The story of the great flood is as much of a story about God as Noah. This fact introduces a third truth: The first is that God judges sin with death. The second is that God also provides mercy. The third is that Noah trusted God.
Since Noah’s introduction, we’ve come to expect him to be a man of righteousness. His father thought he would bring the people relief from the pangs of sin. He is called blameless and one who walks with God. In fact, God even said to him, “I have seen that you are righteous before Me in this generation.” However, the strongest evidence is found in his repeated obedience.
When God told Noah to build an ark, which was a strange and difficult task, “Noah did all that God commanded him.” When God told Noah to go into the ark, “Noah did all that the Lord had commanded him.” Seven days before the flood, he did “as God commanded Noah.” Just before God shut the ark door, Noah “went in as God had commanded him.” Get the picture? Noah was a righteous man. He believed God and did as God said no matter how strange and how difficult it was.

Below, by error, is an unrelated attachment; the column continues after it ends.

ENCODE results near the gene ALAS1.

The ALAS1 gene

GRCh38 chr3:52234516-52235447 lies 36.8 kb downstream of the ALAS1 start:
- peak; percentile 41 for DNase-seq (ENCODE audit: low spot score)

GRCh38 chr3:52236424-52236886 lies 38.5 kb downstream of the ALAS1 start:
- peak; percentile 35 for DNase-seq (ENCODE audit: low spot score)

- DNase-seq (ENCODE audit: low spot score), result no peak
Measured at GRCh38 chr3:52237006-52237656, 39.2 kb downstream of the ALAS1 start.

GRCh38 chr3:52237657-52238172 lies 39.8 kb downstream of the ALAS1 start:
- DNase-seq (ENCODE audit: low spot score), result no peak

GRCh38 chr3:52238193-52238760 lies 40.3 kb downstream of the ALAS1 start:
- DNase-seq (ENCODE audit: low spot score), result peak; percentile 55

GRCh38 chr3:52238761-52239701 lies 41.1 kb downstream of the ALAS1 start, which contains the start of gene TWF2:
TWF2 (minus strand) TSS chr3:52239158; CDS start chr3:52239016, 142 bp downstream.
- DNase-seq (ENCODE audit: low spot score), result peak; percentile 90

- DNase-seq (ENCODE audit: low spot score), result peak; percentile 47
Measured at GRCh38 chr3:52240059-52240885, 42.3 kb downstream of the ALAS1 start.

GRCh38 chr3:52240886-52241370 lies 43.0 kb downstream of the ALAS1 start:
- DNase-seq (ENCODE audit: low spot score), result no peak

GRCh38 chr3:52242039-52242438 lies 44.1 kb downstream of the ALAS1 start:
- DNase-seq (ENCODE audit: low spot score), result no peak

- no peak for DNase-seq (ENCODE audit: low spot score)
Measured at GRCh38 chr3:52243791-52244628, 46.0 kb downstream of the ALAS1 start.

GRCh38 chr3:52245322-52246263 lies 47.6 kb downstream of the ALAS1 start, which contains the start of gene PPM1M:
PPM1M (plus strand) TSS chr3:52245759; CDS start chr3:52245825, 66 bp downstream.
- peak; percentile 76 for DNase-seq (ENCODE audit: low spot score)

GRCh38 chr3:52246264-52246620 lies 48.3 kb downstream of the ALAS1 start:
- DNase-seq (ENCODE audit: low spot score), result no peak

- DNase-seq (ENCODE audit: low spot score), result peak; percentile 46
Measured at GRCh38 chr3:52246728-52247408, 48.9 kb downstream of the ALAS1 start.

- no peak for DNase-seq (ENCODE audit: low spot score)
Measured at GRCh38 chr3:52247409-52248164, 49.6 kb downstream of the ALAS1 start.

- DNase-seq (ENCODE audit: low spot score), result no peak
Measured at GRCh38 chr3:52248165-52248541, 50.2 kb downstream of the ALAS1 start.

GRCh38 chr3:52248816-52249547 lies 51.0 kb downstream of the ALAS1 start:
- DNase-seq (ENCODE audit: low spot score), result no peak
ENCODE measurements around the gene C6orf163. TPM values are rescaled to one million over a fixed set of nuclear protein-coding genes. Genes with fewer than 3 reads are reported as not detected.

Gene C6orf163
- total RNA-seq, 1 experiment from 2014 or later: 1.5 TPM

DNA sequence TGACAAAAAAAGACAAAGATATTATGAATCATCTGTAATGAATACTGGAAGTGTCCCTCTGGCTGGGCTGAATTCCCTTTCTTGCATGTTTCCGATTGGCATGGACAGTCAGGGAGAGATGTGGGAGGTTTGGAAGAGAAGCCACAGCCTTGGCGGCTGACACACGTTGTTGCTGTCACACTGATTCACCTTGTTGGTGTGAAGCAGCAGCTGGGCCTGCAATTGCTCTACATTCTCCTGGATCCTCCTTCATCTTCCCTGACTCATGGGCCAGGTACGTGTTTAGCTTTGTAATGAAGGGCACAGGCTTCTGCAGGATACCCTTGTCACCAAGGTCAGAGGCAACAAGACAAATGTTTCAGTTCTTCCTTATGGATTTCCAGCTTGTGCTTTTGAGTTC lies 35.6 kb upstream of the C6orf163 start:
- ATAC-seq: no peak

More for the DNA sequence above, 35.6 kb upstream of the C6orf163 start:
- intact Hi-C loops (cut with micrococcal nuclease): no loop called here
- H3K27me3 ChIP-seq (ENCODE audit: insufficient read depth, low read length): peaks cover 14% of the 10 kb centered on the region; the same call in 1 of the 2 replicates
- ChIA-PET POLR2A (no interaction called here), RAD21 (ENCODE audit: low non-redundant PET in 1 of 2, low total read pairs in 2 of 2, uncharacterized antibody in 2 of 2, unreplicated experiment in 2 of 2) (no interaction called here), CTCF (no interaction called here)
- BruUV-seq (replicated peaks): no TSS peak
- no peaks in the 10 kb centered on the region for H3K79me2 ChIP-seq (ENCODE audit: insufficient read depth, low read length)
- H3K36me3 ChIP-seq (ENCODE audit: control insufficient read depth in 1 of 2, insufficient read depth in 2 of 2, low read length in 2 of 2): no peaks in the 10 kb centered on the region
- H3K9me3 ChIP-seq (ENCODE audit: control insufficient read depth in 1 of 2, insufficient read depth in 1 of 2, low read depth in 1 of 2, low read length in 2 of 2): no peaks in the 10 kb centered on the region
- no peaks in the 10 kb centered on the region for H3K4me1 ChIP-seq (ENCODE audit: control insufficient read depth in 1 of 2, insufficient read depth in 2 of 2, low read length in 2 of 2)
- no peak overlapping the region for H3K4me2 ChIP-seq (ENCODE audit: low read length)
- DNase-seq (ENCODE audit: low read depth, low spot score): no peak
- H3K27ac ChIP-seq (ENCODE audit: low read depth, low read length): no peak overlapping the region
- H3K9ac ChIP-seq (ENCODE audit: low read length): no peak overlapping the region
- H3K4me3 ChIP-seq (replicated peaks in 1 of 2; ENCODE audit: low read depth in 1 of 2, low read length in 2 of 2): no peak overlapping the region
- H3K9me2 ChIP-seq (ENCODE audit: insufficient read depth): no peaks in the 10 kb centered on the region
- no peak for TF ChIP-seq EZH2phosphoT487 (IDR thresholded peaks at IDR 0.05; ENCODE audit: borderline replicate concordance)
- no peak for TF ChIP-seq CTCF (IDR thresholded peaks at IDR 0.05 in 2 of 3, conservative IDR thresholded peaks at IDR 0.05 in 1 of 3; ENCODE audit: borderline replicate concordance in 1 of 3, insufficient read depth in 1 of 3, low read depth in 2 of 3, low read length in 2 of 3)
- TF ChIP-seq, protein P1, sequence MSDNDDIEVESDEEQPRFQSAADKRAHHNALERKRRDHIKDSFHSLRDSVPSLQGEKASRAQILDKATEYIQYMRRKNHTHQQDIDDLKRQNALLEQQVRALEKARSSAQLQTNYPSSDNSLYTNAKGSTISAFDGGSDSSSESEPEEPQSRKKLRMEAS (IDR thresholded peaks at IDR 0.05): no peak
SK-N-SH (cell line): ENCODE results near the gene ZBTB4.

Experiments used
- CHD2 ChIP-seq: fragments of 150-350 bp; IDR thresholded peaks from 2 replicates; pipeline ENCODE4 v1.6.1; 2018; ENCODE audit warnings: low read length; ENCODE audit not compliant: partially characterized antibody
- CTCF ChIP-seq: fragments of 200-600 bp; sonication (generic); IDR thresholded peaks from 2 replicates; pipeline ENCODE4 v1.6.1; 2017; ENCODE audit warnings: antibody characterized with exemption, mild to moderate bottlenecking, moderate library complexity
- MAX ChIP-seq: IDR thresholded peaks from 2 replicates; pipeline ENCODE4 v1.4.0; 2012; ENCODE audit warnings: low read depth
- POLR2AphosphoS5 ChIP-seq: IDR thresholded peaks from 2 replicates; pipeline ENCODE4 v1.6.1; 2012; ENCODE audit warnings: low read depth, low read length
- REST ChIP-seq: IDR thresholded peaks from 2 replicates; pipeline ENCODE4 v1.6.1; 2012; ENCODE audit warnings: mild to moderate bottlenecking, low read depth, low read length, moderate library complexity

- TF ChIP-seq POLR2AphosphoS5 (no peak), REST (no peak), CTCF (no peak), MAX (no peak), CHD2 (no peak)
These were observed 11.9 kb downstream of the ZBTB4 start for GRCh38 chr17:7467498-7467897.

For this reason, Noah depicts for us something bigger than himself—namely, the wounded victor God promised in the garden. Noah brought relief. God instructed Noah alone to lead others into salvation. He walked closely with God and obeyed Him. He was righteous. He was faithful. He received the covenant God made. He was the man of righteousness and a foreshadowing of God’s promise.
- What do you think Noah faced while he obeyed God all those years? What kind of faith would it take to obey such a strange command of God?
- How do you think God feels about those who trust in Him? How does He act toward them?
- What does this story inspire you to do this week? What has God commanded you to do that seems strange to the world around you?